You’ll get to immediately pocket the $555 premium from selling the option (100 shares x $5.55). “You always get the premium,” said Leiphart, no matter how the shares perform. If the stock reaches $180, you can either sell it and take the nearly 6% appreciation, or buy back the covered call. Of course, if you’re wrong and Apple rallies well above $180 to say, $200, you’ll miss out on $20 per share of upside.

The goal of writing a covered call is to use the premium to generate reliable income, like clipping the coupon on a bond. “Retirees may be limiting their upside, but they’re still getting some stock upside plus the guaranteed premium (or income),” Leiphart said.

6. Invest Outside Retirement Accounts

There’s no law that says you can’t save for retirement outside of 401(k)s and IRAs. “But that’s where most people’s saving ends,” Leiphart said.

If you have the cash flow, and you have maxed out your retirement accounts, continue investing in a taxable brokerage account. Not only will it boost assets available for retirement, it will also give you more flexibility to make withdrawals in the most tax-efficient manner.

Capital gains tax rates peak at 20% for assets held more than a year, but the IRS says most people pay 15%, and some pay zero if their income is low enough.

Investing in a health savings account is one savings tool to consider. HSAs allow you to save with tax-free dollars, get tax-deferred growth and also withdraw money tax-free. “It’s a triple-tax benefit,” Leiphart said.  (Learn more about health savings accounts and see IBD’s list of the 13 Best HSA Accounts for 2023.)

While distributions must be used for approved health expenses, it means you will have to yank less money from your 401(k) to pay health-related bills.


7. Max Out 401(k) Contributions And Play Catch-Up

Many people think they’re maxing out their 401(k)s. But that’s not always the case. Many people fail to boost the percentage of their pay deduction that goes toward their 401(k) when the IRS increases the maximum contribution limits.

For example, this year you can funnel $22,500 into your 401(k), up $2,000 from 2022. Similarly, the catch-up contributions for folks 50 or older has increased $1,000 to $7,500.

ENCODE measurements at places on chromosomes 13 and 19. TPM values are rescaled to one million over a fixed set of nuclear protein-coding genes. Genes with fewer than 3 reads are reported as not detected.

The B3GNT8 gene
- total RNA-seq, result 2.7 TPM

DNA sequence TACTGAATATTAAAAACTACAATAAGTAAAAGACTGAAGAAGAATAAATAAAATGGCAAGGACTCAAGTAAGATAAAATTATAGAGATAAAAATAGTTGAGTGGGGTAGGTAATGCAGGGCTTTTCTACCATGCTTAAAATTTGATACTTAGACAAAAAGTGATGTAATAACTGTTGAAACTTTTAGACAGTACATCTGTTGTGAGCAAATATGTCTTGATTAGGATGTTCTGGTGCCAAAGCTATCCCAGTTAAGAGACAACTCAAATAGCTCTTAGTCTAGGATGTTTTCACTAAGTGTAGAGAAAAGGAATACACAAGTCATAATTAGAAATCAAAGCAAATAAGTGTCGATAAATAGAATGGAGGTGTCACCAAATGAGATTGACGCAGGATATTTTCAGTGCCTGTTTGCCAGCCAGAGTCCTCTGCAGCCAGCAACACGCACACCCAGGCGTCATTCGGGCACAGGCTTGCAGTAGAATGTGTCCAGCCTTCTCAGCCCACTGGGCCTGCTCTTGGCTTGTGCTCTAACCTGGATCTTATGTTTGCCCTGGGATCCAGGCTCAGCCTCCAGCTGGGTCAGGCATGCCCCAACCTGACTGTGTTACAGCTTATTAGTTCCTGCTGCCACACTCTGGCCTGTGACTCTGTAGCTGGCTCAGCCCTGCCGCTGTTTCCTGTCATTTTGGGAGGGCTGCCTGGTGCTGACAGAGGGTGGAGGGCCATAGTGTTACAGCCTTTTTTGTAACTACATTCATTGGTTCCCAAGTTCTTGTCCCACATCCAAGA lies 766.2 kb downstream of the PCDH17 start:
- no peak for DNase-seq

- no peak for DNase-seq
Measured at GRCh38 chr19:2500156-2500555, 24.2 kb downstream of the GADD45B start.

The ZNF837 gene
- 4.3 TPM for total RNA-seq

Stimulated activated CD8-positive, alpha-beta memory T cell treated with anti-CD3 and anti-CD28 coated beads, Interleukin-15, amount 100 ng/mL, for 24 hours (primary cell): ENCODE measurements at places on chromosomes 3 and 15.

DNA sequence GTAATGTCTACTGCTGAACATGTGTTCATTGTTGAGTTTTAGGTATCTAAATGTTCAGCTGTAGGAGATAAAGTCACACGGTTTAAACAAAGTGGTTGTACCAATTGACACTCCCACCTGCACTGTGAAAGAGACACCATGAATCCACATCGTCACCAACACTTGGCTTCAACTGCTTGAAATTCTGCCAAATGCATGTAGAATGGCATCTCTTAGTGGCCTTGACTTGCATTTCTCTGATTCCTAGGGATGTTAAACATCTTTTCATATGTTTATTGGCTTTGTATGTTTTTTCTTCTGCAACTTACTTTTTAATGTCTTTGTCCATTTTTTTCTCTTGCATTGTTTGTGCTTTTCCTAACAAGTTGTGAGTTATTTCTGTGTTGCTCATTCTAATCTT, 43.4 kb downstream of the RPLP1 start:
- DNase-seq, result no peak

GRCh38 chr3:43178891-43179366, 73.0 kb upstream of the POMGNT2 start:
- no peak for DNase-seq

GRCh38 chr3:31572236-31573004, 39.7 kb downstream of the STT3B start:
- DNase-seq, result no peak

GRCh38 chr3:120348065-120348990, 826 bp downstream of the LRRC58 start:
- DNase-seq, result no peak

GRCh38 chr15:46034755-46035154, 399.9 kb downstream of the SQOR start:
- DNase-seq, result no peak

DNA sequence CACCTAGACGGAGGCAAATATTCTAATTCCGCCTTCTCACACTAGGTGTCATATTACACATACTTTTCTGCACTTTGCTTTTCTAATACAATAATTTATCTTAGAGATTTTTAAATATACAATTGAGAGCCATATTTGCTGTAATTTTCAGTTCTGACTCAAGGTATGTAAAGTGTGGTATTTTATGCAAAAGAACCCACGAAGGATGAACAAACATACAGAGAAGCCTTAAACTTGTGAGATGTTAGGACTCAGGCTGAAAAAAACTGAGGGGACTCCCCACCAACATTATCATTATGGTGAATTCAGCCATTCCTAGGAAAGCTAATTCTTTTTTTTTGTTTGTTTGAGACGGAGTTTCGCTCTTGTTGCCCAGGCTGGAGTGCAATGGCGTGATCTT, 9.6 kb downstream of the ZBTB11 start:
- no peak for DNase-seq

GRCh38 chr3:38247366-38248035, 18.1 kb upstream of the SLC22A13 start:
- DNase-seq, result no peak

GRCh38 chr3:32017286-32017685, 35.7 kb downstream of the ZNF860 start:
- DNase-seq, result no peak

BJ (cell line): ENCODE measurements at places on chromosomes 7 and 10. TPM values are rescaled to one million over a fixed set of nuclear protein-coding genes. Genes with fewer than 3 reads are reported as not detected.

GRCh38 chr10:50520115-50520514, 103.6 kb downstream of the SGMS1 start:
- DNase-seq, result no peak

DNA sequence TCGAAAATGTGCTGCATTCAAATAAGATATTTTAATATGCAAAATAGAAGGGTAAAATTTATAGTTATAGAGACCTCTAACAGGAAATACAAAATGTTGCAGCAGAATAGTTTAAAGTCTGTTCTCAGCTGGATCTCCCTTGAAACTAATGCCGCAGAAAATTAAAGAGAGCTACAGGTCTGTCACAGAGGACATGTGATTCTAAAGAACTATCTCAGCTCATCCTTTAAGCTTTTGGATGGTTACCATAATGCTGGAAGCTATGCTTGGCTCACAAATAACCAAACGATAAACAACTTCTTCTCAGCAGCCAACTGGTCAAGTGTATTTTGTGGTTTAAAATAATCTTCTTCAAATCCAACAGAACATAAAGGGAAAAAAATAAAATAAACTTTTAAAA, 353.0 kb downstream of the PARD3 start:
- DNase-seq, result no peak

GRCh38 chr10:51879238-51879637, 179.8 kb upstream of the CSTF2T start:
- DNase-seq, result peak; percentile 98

And don’t forget, additional savings are possible with nondeductible IRAs. These won’t give you the deduction when you contribute, but can still delay taxes on earnings.

8. Get Professional Retirement Planning Help

Research from Vanguard shows that taking a holistic view of your portfolio and executing a plan with the help of a financial advisor can boost your net returns by 3% a year. This approach is all about executing the basics, such as using low-cost funds, rebalancing your portfolio regularly, receiving behavioral coaching from an advisor, having the right mix of taxable and tax-deferred investments, and knowing when and how to withdraw money to minimize tax drag.

“Even modest shifts in net take-home returns can be meaningful and extend out one’s retirement savings,” said Matt Fleming, senior wealth manager at Vanguard.

9. Avoid Unforced Errors

Don’t shoot yourself in the foot while retirement planning, says Lamar Villere, portfolio manager at investment firm Villere & Co. Unforced errors to avoid include overspending, panicking and selling at a market bottom, and not having a financial plan to guide you through turbulent times.

“You have to control what you can control,” said Villere.

10. Move To A Cheaper Locale

A big expense in retirement is the cost of living, including housing. “Where you live impacts how long your savings will last,” said Horgan. If you want to extend the life of your nest egg, consider moving to a less-expensive part of the country where real estate is cheaper, taxes are lower and health care costs don’t bust the budget.

“It could be the difference between your money lasting until you’re 90 or 100,” said Horgan.